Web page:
To look at Miss Georgina Carter you would never have suspected that a woman of her age and character would have allowed herself to be so wholeheartedly mixed up with an Ifrit. For Georgina Carter was nearing fifty (she was forty-seven to be exact) and there was something about her long, plain face, her long upper lip, her long, thin hands and feet that marked her very nearly irrevocably as a spinster. That she wore her undistinguished clothes well, had a warm, human smile, was fond of the theatre and had never occasioned anyone a moment's trouble or worry, were minor virtues which had never got her very far.
I had a feeling, from this opening paragraph, that Miss Carter and the Ifrit might be just my cup of tea. A smart, kind, middle-aged spinster whose humdrum existence needs a bit of shaking up, a wartime setting (late in the war, complete with war fatigue and food yearnings), and a bit of a fantasy element to complicate matters—what could be better? And although Susan Alice Kerby's style of writing is quite different from Sylvia Townsend Warner's, it couldn't help but bring back happy memories of my first reading of Lolly Willowes.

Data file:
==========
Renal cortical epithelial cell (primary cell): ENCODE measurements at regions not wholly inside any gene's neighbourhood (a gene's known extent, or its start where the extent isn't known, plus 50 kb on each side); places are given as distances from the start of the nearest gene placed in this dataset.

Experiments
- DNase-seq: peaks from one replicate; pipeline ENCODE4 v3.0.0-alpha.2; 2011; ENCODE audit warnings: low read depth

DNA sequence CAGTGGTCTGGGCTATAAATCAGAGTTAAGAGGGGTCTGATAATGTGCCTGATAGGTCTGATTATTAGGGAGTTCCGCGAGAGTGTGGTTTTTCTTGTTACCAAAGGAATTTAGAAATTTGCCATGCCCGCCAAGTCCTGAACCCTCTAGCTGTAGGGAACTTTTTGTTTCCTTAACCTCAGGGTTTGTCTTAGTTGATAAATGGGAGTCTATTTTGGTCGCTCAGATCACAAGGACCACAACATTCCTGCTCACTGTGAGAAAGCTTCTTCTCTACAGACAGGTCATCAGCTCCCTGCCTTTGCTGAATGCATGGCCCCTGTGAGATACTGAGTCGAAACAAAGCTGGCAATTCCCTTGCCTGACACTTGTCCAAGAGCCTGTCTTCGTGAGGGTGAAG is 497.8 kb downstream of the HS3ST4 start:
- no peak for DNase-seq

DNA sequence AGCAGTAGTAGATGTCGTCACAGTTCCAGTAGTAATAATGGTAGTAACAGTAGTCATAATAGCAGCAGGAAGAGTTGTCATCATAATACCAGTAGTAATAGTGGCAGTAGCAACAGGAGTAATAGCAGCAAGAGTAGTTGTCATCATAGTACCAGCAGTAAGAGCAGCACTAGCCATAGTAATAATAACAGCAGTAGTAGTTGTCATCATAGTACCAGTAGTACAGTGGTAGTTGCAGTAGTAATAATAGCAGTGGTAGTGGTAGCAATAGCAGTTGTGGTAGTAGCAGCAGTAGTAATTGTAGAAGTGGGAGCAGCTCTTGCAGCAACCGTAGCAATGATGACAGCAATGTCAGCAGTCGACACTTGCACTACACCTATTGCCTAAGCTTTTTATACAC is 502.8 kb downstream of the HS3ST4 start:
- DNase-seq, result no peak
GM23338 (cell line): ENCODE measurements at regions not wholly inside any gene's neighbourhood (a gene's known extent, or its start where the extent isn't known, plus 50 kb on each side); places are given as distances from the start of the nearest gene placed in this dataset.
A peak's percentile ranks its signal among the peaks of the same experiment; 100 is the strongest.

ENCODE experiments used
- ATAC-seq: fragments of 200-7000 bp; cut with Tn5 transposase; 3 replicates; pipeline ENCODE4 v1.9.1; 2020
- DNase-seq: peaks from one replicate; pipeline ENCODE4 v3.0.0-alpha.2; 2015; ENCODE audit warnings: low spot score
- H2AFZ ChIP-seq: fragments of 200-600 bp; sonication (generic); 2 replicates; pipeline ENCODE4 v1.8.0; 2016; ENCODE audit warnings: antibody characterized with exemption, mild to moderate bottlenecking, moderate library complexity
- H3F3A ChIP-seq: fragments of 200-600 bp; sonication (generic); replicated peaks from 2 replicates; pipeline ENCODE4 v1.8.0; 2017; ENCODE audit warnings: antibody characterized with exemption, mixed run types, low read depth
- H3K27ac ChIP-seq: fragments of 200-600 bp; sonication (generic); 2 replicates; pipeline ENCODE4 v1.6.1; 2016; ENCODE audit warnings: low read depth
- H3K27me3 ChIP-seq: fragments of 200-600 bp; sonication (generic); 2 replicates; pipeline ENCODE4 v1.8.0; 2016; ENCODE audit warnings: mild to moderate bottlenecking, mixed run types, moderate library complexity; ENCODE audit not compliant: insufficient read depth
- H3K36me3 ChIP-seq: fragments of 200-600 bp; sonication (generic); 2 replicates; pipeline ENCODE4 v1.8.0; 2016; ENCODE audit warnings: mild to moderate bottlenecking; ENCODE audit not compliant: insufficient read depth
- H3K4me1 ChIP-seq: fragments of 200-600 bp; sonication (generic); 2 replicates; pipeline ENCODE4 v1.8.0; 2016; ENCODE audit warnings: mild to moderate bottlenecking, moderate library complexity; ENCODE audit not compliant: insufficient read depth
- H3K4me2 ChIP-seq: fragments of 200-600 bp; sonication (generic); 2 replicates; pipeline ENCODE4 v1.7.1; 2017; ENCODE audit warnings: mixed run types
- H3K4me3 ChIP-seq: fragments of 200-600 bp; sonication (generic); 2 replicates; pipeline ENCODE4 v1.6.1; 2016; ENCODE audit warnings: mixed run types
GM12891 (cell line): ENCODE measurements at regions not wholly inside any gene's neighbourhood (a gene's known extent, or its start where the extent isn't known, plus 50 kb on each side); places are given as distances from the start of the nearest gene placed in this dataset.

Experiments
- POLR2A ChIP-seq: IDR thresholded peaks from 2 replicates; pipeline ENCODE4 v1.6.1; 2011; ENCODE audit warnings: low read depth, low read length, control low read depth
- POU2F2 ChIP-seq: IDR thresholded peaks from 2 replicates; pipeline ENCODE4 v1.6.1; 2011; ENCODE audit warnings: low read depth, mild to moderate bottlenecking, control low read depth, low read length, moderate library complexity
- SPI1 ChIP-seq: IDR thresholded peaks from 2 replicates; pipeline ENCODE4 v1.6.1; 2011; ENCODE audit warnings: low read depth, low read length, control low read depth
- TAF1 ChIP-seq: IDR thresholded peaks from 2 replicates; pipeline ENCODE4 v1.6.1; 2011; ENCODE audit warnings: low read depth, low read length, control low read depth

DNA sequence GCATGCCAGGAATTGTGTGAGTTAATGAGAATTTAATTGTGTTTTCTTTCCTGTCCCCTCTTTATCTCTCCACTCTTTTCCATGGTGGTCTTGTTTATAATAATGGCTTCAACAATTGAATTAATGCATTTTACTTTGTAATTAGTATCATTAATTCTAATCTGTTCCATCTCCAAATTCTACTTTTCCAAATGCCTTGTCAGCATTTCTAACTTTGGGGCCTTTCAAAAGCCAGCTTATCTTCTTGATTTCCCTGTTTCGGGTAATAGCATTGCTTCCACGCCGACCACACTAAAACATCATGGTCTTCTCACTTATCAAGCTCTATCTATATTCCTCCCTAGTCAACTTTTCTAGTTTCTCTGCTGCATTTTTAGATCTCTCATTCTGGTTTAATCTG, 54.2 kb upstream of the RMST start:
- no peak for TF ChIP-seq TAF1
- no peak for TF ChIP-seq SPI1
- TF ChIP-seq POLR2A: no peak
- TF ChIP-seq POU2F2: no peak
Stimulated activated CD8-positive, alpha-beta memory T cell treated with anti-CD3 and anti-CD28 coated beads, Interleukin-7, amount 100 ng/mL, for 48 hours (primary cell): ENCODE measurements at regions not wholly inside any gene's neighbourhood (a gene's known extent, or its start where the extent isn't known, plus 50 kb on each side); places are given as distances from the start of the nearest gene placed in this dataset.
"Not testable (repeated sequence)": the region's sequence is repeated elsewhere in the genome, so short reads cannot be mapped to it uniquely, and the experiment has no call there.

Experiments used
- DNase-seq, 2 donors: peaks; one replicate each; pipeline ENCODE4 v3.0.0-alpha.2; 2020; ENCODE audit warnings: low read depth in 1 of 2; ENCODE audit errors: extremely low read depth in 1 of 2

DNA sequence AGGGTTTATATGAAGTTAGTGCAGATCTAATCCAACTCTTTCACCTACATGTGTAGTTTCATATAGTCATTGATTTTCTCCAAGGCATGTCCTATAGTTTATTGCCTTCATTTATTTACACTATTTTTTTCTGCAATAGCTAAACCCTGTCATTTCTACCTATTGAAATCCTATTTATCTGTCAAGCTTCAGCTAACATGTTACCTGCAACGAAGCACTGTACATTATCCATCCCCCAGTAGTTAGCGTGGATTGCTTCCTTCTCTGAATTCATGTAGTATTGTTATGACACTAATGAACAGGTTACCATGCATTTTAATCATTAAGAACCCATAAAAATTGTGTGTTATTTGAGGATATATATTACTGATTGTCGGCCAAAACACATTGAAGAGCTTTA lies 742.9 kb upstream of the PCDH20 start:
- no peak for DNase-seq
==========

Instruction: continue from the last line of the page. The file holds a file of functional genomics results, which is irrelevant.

In fact, I'd been meaning to read this novel for several years, precisely because it did seem a suitable supplement to my favorite novel. But with my recent resurgence of interest in World War II fiction, I finally tracked it down and read it and it was well worth the effort. It doesn't have all of Lolly Willowes deeper meanings or witty commentary on the position of women, but it's a delightful little wartime frolic.
That Miss Carter is feeling a bit dispirited and resigned to her bland life is made clear as the opening passage continues: